Research assessment and recognized excellence: simple bibliometrics for more efficient academic research evaluations
Pierre Régibeau and
Economic Policy, 2016, vol. 31, issue 88, 611-652
Many countries perform research assessment of universities, although the methods differ widely. Significant resources are invested in these exercises. Moving to a more mechanical, metrics-based system could therefore create very significant savings. We evaluate a set of simple, readily accessible metrics by comparing real Economics departments to three possible benchmarks of research excellence: a fictitious department composed exclusively of former Nobel Prize winners, actual world-leading departments, and reputation-based rankings of real departments. We examine two types of metrics: publications weighted by the quality of the outlet and citations received. The publication-based metric performs better at distinguishing the benchmarks if it requires at least four publications over a six year period and allows for a top rate for a very small set of elite reviews. Cumulative citations received over two six-year review periods appear to be somewhat more consistent with our three benchmarks than within-period citations, although within-period citations still distinguish quality. We propose a simple evaluation process relying on a composite index with a journal-based and a citations-based component. We also provide rough estimates of the cost: assuming that all fields of research would be amenable to a similar approach, we obtain a total cost of about £12M per review period.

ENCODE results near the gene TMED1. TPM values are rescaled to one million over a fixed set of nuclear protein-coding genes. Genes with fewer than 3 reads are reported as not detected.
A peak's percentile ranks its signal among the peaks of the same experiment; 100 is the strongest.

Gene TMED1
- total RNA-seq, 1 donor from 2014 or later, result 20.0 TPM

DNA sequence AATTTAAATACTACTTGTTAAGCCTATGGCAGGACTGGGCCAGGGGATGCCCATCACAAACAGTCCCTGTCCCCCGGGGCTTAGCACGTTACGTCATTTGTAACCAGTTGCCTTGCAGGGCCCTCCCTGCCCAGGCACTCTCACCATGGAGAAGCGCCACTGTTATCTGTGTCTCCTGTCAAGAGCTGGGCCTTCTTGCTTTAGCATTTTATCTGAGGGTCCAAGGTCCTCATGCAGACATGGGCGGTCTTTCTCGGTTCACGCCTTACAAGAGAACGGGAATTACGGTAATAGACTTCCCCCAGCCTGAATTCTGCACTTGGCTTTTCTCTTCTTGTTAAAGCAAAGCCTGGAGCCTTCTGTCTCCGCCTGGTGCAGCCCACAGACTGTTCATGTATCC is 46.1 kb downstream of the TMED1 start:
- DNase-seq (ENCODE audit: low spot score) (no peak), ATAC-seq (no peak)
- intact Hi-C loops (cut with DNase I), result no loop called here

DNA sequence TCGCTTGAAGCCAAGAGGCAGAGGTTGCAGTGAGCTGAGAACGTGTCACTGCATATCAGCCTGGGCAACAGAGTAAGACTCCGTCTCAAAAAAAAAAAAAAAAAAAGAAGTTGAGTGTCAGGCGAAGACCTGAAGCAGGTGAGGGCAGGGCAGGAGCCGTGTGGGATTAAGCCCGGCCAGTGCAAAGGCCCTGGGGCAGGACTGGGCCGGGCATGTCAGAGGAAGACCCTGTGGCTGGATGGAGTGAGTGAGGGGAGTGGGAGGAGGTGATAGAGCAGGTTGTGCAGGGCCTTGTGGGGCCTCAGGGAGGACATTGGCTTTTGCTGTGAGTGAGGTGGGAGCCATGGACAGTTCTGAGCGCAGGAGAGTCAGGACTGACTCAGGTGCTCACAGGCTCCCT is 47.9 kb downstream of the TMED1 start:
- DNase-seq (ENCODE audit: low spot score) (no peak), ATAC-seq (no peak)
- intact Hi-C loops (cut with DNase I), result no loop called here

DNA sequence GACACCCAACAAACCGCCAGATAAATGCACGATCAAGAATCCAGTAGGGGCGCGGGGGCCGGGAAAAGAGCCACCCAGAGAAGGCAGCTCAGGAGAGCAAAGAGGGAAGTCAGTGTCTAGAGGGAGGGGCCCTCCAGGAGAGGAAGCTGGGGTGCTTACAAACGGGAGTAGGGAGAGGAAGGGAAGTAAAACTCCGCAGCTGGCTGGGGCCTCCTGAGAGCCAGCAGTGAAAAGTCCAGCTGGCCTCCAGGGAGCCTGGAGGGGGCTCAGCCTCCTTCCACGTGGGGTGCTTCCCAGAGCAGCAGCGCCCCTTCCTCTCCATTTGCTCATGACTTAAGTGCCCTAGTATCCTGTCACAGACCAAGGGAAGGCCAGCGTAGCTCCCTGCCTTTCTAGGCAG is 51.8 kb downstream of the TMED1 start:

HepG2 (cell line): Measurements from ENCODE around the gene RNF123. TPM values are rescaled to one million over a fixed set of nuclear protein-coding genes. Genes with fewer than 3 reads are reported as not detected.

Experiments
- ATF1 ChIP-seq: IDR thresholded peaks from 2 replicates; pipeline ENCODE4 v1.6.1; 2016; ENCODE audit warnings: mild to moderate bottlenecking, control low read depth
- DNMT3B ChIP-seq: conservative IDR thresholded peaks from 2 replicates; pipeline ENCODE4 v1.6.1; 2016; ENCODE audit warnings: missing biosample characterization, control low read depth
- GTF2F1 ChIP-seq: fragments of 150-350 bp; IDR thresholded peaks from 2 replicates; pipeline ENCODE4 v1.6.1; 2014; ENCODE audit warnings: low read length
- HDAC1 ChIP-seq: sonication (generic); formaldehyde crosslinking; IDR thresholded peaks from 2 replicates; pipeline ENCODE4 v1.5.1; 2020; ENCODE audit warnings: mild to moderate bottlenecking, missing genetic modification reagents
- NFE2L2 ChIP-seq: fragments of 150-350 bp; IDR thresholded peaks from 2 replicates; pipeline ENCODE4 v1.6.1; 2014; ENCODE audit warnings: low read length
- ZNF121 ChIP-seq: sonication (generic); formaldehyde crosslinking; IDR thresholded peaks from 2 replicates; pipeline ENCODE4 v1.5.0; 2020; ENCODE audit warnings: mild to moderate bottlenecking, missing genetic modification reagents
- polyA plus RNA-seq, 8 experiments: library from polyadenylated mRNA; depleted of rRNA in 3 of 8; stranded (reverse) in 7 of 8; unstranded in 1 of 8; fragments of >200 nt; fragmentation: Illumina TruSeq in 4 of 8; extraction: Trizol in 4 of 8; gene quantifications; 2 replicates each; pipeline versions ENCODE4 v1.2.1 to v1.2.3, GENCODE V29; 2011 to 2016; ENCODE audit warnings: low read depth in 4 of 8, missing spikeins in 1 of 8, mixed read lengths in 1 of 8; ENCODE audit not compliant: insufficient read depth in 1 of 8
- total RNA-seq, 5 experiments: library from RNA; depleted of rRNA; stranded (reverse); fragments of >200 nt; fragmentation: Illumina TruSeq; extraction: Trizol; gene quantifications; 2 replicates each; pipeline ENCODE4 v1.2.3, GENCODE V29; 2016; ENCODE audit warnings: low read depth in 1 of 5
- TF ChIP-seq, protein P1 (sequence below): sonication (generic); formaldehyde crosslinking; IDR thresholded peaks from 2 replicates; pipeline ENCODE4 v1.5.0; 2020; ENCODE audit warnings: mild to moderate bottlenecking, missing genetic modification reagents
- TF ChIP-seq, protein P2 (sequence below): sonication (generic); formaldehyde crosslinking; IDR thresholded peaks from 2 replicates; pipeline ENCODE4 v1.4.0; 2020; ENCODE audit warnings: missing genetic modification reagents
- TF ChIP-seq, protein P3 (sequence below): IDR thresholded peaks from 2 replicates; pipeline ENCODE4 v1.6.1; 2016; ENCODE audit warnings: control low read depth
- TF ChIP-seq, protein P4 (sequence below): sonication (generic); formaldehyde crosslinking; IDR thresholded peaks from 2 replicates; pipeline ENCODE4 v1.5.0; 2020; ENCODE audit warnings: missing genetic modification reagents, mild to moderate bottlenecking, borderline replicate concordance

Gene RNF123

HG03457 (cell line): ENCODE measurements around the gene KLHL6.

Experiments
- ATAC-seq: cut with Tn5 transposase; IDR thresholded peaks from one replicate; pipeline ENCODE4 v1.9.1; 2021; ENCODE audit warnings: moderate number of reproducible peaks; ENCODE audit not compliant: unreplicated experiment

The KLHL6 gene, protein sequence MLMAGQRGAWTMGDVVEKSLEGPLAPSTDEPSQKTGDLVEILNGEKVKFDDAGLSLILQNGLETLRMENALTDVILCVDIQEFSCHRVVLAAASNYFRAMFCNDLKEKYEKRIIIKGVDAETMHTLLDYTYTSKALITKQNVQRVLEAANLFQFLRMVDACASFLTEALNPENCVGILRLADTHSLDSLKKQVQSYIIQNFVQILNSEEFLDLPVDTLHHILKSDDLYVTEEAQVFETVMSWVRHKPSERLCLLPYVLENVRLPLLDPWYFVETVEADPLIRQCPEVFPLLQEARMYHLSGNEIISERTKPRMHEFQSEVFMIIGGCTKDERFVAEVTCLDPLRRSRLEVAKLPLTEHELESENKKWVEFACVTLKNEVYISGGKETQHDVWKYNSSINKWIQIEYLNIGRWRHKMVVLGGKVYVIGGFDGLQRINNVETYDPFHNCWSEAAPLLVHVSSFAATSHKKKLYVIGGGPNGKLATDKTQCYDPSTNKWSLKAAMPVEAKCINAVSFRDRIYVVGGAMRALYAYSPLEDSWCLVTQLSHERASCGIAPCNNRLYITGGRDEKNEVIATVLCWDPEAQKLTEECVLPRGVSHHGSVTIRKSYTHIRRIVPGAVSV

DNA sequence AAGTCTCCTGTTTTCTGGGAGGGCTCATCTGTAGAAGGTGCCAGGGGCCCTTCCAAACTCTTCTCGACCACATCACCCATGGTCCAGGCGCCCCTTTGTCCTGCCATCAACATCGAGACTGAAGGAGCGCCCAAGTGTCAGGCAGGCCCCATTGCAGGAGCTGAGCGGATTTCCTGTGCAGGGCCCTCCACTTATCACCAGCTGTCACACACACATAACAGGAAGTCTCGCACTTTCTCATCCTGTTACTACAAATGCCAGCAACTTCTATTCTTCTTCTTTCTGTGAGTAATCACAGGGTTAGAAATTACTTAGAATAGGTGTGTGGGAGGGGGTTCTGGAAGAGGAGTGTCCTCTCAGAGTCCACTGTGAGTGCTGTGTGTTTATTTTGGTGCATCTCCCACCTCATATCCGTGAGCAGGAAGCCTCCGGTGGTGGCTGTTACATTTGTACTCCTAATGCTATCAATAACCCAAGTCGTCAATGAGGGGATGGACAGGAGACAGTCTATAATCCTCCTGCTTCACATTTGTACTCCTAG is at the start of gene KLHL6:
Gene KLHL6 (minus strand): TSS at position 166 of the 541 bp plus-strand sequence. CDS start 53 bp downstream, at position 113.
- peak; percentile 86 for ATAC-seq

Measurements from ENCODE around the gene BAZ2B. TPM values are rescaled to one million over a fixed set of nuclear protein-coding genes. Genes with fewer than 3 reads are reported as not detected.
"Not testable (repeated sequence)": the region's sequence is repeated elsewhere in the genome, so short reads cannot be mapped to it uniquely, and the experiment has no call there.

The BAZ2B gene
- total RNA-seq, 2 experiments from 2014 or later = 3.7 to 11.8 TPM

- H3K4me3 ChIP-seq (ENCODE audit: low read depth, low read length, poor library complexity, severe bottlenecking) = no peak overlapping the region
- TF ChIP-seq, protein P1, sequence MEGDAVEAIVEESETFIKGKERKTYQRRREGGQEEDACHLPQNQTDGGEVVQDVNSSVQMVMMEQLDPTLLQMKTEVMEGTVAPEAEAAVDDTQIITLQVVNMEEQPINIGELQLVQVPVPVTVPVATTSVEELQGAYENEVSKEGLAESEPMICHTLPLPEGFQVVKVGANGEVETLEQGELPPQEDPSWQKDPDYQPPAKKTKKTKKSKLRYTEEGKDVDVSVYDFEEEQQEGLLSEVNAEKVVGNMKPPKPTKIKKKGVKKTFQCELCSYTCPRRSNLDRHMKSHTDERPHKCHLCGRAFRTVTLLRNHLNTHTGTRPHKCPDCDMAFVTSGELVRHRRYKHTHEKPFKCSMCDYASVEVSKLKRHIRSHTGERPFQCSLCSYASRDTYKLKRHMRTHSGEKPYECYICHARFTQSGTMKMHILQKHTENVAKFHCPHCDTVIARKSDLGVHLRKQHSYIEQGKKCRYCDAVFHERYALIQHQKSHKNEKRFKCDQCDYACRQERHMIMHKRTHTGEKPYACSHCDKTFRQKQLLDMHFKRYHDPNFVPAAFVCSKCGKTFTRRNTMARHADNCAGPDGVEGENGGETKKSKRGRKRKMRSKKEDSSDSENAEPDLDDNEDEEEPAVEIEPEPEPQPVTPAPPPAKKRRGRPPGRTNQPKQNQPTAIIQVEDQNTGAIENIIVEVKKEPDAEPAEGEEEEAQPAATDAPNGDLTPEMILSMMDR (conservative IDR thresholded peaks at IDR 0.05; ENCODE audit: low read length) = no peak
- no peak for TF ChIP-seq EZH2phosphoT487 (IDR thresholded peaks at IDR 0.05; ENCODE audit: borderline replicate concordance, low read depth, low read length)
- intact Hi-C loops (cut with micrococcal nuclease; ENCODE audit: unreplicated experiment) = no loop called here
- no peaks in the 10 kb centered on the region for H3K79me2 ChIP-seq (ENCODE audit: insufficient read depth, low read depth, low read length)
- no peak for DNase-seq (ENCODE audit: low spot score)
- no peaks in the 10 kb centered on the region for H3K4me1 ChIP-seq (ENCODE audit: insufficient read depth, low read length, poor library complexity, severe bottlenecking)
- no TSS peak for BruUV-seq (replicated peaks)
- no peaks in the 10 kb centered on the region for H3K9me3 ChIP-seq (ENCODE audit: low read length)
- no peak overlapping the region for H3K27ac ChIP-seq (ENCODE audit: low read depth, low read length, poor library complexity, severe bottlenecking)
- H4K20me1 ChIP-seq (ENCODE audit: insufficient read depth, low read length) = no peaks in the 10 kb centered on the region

Keywords: H4; I23; L51; O38 (search for similar items in EconPapers)
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Persistent link: https://EconPapers.repec.org/RePEc:oup:ecpoli:v:31:y:2016:i:88:p:611-652.
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